Meet Mick Harding
Mick Harding belongs to the Yowong-Illam-Baluk and Nattarak Baluk clans of the Taungurung people and is an artist that specialises in wood work, printmaking and giftware.
His business Ngarga Warendj Dancing Wombat produces high quality products that are made directly by the indigenous artist or through an ethical licensing agreement.
Mick understands the importance art has in Indigenous communities as a way for people to gain cultural and financial independence. By buying genuine products from indigenous artists Mick not only is able to support his children and community but the children and communities of all those artists he supports.
Mick works in collaboration with two Indigenous art code dealers- Alperstein Designs and Animalia. These relationships are both respectful and ethical, built on trust and developed to ensure transparency in the written licensing agreements. Mick stresses the importance of licensing his products rather then selling them as he says I've never sold my copyright to anybody. The reasons why I use licences are the designs I'm using, some of them similar to the way my old people expressed their connection to our Country. If I sell that to somebody in terms of the copyright no one else can use that then. If our people were using it in the past and we are using it today, then I want to make sure it is there for our children and our children's children into the future.'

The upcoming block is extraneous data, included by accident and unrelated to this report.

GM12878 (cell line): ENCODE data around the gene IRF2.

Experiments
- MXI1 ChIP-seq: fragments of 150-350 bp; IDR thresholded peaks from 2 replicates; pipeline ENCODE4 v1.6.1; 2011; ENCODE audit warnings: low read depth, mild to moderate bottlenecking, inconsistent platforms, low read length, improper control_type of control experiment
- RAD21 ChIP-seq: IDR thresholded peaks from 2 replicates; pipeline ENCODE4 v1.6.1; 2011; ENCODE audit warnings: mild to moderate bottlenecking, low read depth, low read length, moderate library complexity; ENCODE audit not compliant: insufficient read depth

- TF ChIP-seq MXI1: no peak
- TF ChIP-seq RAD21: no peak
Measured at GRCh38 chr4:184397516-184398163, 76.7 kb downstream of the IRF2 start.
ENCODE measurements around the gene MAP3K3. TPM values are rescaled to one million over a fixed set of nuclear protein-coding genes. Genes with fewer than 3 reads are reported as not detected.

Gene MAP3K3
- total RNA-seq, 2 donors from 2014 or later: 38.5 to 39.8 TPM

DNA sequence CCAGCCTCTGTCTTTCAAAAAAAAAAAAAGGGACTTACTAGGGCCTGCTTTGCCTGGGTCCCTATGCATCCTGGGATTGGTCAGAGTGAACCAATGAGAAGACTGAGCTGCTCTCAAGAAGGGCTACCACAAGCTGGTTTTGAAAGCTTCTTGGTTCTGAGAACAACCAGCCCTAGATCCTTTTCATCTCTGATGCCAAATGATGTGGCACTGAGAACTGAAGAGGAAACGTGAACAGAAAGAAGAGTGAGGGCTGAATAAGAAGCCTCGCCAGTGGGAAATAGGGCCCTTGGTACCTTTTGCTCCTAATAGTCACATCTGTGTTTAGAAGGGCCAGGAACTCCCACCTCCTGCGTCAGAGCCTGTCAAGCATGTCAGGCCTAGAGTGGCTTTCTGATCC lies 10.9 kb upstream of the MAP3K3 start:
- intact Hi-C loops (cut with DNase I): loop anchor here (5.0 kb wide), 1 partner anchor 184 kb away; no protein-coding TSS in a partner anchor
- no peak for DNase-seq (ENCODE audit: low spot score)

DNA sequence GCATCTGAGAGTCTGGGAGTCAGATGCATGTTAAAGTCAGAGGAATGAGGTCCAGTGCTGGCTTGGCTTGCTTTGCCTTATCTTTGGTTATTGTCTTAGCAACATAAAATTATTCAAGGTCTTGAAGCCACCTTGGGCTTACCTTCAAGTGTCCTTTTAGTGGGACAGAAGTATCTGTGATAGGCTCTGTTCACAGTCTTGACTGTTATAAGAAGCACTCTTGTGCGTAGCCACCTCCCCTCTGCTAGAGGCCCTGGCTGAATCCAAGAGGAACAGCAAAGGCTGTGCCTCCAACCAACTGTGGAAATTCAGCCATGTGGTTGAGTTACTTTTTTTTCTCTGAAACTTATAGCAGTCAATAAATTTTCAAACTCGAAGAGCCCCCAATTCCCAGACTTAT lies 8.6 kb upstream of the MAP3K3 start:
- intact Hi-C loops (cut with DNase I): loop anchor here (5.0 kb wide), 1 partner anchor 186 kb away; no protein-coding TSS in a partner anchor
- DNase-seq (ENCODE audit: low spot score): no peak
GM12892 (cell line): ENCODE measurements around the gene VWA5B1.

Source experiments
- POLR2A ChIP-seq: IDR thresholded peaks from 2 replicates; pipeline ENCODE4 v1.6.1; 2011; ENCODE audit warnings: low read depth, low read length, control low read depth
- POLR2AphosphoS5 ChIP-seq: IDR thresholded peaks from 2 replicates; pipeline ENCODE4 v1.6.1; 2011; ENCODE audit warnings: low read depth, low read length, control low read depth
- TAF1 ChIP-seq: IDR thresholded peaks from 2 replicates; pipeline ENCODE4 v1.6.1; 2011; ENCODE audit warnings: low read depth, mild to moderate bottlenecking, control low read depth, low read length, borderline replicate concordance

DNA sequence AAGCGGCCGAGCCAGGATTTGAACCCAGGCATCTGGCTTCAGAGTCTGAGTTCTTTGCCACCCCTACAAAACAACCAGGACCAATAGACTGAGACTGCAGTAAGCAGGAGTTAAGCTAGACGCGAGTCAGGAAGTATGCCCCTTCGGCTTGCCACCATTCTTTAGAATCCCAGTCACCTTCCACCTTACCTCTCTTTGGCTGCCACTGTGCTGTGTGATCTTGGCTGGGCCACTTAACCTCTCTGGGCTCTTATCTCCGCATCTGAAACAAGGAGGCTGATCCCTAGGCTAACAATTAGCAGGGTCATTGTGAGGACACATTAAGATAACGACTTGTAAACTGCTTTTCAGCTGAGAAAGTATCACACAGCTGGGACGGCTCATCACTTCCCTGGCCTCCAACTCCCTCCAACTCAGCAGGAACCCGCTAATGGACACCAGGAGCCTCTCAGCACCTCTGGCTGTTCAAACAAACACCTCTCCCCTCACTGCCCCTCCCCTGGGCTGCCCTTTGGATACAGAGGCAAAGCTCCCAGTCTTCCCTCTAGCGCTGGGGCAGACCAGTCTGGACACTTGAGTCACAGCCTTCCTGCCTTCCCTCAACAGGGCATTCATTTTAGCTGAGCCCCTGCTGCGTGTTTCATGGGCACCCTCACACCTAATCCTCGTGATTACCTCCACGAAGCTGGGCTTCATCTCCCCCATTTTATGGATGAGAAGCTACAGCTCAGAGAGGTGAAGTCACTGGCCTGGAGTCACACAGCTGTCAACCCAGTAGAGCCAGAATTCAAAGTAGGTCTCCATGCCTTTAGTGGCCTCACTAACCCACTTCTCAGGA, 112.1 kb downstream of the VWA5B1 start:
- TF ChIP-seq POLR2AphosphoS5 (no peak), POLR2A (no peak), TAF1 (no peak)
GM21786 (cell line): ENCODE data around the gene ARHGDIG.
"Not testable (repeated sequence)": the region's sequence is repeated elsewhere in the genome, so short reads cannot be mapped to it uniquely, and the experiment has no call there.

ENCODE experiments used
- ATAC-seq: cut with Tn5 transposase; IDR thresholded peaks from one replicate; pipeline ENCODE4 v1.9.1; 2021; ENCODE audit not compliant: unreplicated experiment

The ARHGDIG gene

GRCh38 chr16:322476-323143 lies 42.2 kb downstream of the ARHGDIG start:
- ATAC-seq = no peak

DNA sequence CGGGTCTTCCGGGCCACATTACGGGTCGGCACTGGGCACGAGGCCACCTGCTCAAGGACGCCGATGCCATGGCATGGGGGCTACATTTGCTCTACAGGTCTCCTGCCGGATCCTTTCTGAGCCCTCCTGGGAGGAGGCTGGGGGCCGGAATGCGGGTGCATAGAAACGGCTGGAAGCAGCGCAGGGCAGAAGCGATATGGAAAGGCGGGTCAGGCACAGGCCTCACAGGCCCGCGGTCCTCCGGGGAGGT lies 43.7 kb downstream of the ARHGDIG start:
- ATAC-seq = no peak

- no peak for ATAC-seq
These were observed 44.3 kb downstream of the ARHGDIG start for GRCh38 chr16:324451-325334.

We at County Culture are proud to support both Mick Harding and his collaboration with Alperstein Designs in the Dancing Wombat products we stock. This range features Mick's distinctive black and white line-work, depicting gum leaf, shield, wombat, and wedge take eagle designs. Each product has its own story to tell and that is why we love to stock this beautiful range.
Mick acknowledges that Aboriginal and Torres Strait Islander artists deserve protection to ensure that Indigenous art is made by Indigenous artists.' Thankfully, the importance of this is being acknowledged by both consumers and dealers who enter into ethical licensing agreements. It is up to us to see it, appreciate it and support it.